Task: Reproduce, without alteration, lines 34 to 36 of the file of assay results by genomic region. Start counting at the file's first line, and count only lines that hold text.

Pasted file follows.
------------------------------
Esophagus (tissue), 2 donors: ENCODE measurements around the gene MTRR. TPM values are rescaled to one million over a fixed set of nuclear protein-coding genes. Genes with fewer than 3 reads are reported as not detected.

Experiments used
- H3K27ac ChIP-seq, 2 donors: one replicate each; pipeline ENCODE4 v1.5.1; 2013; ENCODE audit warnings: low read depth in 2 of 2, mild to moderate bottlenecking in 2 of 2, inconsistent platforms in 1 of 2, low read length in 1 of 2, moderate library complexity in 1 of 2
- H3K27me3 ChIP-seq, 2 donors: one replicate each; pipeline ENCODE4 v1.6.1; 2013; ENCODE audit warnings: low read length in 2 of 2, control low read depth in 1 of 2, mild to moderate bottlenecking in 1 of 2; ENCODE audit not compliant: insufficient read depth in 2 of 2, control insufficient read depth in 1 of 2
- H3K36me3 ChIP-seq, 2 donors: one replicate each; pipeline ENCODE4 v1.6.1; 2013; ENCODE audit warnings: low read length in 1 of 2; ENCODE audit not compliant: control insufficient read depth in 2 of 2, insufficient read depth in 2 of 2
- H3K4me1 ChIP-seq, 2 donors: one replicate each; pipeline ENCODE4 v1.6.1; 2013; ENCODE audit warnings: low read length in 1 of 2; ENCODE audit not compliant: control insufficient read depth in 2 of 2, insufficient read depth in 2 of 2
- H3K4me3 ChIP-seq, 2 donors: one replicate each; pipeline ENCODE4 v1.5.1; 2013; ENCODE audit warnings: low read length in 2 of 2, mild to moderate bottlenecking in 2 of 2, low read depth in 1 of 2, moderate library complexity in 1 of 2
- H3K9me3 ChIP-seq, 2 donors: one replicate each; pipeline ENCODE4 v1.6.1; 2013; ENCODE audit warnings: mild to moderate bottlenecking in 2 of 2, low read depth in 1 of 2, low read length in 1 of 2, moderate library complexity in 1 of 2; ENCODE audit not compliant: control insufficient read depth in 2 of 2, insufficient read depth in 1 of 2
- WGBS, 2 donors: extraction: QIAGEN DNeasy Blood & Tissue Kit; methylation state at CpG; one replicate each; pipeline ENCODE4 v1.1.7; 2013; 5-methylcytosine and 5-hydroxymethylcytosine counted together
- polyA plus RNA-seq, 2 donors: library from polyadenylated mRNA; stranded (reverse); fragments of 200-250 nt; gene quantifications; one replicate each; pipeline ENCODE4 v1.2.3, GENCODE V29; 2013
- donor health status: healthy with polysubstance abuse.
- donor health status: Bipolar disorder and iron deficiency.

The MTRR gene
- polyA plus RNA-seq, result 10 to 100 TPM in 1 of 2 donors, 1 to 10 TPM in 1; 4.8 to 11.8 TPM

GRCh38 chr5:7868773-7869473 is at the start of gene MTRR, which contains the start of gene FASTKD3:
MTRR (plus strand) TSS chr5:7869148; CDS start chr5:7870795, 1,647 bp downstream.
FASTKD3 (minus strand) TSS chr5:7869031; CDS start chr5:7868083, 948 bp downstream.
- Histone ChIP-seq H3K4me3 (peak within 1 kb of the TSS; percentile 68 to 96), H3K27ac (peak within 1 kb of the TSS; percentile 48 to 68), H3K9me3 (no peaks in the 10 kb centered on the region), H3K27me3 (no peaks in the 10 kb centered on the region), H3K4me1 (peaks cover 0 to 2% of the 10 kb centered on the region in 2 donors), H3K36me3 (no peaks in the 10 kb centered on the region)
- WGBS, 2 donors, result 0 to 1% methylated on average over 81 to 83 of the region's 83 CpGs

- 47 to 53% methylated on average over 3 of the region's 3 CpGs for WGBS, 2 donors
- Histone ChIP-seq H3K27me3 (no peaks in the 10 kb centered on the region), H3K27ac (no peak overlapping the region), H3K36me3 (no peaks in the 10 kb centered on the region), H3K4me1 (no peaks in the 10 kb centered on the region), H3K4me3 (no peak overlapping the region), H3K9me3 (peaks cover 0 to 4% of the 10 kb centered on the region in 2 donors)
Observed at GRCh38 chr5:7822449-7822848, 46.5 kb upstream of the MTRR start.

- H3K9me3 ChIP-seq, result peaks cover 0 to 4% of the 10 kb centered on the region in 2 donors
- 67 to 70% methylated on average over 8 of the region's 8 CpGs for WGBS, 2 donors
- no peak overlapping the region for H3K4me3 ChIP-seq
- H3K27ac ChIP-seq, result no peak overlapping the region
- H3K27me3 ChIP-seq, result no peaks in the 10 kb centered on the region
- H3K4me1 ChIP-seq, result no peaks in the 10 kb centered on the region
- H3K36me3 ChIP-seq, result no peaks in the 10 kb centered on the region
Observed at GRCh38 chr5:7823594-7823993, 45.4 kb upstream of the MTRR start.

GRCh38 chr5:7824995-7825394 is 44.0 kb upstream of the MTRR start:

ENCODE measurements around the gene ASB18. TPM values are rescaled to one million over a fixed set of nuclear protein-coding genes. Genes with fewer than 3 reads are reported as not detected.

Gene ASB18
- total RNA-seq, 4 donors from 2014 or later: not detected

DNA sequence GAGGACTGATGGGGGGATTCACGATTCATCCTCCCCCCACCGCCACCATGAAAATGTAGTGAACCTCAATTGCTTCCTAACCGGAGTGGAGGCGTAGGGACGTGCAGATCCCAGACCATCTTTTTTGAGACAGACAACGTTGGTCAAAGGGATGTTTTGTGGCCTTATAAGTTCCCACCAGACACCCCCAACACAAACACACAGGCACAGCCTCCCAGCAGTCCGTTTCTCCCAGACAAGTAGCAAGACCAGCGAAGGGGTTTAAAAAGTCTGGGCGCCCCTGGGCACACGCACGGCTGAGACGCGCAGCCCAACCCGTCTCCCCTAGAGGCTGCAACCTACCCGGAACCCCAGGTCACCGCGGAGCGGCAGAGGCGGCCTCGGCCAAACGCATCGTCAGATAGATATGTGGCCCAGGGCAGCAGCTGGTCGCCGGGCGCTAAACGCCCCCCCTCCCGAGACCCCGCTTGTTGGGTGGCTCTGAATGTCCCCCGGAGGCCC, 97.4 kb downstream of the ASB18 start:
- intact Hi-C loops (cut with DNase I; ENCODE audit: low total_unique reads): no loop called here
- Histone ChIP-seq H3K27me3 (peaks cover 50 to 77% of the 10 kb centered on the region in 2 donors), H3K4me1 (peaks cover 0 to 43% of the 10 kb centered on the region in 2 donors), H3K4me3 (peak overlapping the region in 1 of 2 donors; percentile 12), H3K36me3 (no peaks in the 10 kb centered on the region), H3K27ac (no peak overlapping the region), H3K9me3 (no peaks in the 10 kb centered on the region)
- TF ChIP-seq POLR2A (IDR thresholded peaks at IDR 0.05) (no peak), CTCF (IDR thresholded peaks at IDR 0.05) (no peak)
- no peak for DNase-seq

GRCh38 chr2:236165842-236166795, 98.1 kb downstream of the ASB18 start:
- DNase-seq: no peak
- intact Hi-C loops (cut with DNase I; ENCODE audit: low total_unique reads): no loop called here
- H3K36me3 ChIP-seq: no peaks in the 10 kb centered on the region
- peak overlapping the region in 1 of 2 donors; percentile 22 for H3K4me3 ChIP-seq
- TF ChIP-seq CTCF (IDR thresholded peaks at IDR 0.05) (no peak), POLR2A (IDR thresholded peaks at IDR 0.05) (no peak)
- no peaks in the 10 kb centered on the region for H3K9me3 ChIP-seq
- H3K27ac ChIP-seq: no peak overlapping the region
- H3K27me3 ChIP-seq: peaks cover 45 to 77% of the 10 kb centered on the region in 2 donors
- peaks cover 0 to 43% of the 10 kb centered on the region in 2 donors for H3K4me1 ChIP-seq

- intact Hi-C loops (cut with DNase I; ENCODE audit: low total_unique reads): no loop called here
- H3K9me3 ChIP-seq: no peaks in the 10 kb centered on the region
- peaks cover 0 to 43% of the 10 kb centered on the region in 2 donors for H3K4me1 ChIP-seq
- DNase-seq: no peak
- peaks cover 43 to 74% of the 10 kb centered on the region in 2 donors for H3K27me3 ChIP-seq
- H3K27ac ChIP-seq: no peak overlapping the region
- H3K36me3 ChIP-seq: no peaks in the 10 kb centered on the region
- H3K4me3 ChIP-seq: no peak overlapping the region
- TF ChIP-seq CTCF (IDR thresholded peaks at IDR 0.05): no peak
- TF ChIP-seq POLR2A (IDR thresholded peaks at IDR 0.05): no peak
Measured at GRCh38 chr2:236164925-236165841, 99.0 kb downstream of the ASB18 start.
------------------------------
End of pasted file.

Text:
- total RNA-seq, 4 donors from 2014 or later: not detected

DNA sequence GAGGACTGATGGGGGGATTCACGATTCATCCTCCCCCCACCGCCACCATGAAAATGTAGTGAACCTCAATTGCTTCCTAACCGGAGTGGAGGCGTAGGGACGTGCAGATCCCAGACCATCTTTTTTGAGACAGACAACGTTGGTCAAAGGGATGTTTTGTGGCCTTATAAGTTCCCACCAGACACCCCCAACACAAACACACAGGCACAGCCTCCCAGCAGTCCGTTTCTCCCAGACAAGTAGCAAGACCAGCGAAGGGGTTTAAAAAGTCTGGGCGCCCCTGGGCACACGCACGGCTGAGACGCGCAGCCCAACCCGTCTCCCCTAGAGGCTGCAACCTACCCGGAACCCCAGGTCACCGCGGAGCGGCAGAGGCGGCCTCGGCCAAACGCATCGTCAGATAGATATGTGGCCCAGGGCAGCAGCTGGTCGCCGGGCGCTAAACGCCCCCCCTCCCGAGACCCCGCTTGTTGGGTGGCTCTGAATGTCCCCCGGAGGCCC, 97.4 kb downstream of the ASB18 start:
- intact Hi-C loops (cut with DNase I; ENCODE audit: low total_unique reads): no loop called here